Rudbeckia occidentalis


Trans. Amer. Philos. Soc., n. s. 7: 355. 1840.

Common names: Western coneflower
Treatment appears in FNA Volume 21. Treatment on page 51. Mentioned on page 47.

Perennials, to 200 cm (rhizomatous, roots fibrous). Leaves: green, blades broadly ovate to lanceolate (rarely lobed), herbaceous, bases attenuate to cuneate or broadly rounded, ultimate margins entire or serrate, apices acute, faces sparsely to densely hairy (mostly adaxially), rarely glabrous; basal petiolate, 12–30 × 3–9 cm; cauline petiolate or sessile, 5–25 × 2–10 cm. Heads in ± corymbiform arrays. Phyllaries to 3 cm (margins mostly ciliate, hairy, especially abaxially). Receptacles ovoid to columnar; paleae (proximally light brown, distally green, becoming maroon with age) 5–7 mm, apices acute to acuminate, abaxial tips densely hairy. Ray florets 0. Discs 17–45 × 12–20 mm. Disc florets 200–500+; corollas yellowish green proximally, blackish maroon distally, 4–6 mm; style branches ca. 1.2 mm, apices acute to rounded. Cypselae 3.5–5 mm; pappi coroniform, to 1.2 mm. 2n = 36.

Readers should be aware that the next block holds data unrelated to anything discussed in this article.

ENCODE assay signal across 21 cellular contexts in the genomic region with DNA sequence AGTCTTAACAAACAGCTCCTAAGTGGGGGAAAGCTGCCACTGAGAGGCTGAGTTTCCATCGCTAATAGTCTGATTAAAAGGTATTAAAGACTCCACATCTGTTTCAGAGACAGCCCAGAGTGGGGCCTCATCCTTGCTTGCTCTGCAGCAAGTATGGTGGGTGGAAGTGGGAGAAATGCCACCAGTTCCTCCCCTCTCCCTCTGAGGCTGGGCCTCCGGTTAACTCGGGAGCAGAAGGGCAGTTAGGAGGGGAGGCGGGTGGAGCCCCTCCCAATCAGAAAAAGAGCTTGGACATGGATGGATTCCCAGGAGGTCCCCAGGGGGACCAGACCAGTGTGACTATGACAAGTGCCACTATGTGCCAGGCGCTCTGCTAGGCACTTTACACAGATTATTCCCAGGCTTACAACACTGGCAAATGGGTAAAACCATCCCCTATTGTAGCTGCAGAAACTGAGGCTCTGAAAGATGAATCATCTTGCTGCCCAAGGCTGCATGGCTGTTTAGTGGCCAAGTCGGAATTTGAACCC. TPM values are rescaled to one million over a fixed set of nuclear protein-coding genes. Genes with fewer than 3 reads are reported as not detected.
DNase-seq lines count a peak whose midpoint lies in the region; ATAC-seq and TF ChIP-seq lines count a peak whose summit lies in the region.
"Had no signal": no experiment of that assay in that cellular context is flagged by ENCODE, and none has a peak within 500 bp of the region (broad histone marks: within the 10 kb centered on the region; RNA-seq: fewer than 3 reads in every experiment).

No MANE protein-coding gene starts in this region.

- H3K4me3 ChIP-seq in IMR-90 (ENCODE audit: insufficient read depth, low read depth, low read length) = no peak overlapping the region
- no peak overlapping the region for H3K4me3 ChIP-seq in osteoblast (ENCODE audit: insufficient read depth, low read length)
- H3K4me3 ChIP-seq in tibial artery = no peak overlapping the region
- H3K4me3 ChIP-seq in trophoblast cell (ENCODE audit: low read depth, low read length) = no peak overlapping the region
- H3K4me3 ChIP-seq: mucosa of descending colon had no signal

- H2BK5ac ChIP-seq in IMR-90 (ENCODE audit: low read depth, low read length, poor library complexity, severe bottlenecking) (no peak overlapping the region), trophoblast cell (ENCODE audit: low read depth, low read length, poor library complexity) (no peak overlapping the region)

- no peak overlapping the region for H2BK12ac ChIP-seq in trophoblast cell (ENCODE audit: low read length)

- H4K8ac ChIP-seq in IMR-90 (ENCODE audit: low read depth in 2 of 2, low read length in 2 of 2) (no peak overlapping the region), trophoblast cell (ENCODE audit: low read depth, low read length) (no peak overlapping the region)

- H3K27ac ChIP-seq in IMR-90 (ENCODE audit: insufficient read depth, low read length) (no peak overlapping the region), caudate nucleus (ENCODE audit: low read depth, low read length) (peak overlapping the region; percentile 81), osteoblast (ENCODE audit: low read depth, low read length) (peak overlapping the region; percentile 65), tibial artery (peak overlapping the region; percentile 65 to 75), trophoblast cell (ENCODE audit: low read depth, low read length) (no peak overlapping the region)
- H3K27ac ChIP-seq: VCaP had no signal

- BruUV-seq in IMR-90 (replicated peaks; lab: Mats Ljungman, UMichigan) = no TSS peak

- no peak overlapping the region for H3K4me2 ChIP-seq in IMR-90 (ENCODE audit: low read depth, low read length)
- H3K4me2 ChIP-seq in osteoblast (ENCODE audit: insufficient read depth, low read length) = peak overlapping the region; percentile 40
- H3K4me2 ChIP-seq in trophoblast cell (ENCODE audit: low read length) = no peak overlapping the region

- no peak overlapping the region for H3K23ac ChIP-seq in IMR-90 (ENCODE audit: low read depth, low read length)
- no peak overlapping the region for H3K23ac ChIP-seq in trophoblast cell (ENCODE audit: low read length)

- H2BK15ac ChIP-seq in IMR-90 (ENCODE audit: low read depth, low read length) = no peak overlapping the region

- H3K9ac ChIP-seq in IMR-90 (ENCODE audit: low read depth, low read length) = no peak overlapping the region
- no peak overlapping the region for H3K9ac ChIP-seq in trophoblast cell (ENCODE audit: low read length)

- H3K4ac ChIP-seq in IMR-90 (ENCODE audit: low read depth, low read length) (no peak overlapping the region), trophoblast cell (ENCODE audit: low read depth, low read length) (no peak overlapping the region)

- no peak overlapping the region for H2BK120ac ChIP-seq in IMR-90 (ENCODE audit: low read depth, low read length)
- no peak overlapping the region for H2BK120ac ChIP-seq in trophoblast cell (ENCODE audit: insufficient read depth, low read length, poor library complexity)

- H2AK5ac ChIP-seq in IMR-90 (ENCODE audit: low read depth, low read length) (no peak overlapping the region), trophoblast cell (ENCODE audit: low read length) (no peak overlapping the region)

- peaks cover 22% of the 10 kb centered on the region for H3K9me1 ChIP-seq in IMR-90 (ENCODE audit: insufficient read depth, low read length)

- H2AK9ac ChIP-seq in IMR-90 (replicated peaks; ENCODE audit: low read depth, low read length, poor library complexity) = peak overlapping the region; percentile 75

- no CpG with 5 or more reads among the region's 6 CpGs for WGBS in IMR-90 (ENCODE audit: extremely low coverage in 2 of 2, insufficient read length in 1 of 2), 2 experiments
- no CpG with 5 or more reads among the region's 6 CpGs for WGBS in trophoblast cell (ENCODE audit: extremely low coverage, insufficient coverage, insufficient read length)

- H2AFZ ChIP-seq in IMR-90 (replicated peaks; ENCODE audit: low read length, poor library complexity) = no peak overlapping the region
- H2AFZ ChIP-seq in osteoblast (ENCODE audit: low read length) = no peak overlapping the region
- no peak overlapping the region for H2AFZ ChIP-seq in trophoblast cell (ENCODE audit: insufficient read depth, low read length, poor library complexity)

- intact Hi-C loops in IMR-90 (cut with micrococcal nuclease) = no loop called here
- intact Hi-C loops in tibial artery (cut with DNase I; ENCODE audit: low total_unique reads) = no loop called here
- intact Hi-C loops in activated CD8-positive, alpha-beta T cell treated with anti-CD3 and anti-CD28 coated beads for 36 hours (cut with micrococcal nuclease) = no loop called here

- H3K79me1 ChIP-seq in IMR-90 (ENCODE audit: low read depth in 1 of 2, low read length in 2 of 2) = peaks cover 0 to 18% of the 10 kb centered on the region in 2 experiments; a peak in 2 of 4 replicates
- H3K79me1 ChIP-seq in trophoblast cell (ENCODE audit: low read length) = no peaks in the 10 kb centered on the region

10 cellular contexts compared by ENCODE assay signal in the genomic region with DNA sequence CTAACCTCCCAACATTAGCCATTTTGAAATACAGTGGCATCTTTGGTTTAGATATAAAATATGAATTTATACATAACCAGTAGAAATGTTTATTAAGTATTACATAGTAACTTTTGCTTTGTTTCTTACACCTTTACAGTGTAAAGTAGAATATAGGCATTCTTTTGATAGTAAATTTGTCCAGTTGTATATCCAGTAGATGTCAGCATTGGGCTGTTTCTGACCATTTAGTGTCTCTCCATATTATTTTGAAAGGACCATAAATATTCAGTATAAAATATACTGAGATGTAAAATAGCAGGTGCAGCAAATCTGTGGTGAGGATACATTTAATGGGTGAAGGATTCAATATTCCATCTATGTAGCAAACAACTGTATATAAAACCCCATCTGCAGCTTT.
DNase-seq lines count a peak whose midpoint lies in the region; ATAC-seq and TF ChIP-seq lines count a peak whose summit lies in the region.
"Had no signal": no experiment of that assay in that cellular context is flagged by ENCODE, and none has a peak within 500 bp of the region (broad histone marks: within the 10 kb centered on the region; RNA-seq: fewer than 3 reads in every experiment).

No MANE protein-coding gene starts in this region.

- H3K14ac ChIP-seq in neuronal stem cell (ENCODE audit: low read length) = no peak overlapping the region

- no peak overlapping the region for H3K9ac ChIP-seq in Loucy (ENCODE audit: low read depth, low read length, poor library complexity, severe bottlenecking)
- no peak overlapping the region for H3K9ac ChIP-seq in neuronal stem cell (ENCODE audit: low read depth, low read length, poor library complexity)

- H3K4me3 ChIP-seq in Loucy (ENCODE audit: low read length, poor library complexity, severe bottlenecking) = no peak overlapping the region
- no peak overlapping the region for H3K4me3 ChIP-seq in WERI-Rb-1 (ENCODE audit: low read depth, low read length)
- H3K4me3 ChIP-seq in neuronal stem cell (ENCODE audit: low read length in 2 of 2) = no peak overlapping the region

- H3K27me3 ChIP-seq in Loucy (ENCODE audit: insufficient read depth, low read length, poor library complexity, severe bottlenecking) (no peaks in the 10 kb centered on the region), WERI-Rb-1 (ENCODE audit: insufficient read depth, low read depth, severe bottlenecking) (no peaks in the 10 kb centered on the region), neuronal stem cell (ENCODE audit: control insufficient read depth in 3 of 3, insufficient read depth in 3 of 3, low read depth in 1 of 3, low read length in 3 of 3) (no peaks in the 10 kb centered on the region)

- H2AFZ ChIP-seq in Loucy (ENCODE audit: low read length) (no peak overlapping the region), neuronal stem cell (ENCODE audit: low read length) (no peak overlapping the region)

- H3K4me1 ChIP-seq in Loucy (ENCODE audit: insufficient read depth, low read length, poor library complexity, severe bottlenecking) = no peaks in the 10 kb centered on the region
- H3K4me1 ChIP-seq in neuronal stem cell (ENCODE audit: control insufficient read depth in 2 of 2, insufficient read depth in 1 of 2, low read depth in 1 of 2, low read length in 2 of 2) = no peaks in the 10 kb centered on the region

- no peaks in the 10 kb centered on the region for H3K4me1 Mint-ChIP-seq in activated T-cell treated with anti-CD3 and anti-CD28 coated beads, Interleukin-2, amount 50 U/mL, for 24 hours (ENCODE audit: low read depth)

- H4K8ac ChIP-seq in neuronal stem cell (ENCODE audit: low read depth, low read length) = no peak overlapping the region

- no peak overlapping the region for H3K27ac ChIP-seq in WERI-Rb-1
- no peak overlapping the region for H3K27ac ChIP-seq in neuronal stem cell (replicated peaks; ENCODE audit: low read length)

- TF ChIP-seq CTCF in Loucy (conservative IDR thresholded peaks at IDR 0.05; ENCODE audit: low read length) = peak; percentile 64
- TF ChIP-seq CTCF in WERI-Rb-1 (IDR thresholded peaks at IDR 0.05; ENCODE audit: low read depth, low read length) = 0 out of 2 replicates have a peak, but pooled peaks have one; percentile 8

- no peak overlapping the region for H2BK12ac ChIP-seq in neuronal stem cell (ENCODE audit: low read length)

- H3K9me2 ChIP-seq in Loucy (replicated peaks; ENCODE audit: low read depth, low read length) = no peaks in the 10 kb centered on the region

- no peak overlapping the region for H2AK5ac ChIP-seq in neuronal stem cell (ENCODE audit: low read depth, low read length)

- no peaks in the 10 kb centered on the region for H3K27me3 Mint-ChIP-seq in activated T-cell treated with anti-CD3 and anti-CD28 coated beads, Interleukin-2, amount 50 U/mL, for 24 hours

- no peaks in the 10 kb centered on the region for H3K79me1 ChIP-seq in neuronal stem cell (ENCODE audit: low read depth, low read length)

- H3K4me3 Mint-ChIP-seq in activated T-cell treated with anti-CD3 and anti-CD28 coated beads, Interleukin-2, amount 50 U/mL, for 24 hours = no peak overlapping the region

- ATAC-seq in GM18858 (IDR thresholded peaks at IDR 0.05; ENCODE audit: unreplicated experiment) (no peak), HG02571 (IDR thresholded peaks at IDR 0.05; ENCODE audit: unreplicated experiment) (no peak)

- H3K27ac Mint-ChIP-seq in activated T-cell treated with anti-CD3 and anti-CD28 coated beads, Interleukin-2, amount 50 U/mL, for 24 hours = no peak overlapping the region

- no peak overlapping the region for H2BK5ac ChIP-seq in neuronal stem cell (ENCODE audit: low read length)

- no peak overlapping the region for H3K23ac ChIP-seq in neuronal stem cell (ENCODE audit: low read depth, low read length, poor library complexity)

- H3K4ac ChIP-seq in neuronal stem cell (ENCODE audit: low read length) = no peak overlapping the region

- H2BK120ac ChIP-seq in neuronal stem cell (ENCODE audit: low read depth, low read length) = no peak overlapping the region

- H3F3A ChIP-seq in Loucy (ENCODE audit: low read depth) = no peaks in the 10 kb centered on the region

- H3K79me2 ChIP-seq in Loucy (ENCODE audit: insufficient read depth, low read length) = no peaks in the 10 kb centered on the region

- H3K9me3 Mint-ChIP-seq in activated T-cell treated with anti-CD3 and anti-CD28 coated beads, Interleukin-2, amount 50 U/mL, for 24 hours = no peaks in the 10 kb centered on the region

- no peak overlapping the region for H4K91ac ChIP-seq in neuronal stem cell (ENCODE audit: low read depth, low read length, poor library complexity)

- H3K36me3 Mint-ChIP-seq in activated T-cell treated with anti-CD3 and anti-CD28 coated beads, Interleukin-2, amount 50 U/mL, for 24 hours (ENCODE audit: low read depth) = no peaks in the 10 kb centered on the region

Phenology: Flowering summer–fall.
Habitat: Open meadows, streamsides, seeps
Elevation: 1000–2800 m



Calif., Idaho, Mont., Nev., Oreg., Utah, Wash., Wyo.


Rudbeckia occidentalis is sometimes grown as an ornamental.

Selected References


Lower Taxa

... more about "Rudbeckia occidentalis"
Lowell E. Urbatsch +  and Patricia B. Cox +
Nuttall +
Western coneflower +
Calif. +, Idaho +, Mont. +, Nev. +, Oreg. +, Utah +, Wash. +  and Wyo. +
1000–2800 m +
Open meadows, streamsides, seeps +
Flowering summer–fall. +
Trans. Amer. Philos. Soc., n. s. +
Rudbeckia subg. Macrocline +
Rudbeckia occidentalis +
Rudbeckia sect. Macrocline +
species +